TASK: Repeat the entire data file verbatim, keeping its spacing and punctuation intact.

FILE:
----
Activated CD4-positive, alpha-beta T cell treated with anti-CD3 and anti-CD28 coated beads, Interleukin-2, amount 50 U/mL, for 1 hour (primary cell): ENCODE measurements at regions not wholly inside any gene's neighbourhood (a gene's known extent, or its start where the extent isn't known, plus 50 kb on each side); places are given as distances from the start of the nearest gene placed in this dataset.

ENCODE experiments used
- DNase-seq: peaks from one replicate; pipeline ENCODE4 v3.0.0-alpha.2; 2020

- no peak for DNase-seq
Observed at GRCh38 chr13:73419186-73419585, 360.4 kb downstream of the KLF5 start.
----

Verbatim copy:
Activated CD4-positive, alpha-beta T cell treated with anti-CD3 and anti-CD28 coated beads, Interleukin-2, amount 50 U/mL, for 1 hour (primary cell): ENCODE measurements at regions not wholly inside any gene's neighbourhood (a gene's known extent, or its start where the extent isn't known, plus 50 kb on each side); places are given as distances from the start of the nearest gene placed in this dataset.

ENCODE experiments used
- DNase-seq: peaks from one replicate; pipeline ENCODE4 v3.0.0-alpha.2; 2020

- no peak for DNase-seq
Observed at GRCh38 chr13:73419186-73419585, 360.4 kb downstream of the KLF5 start.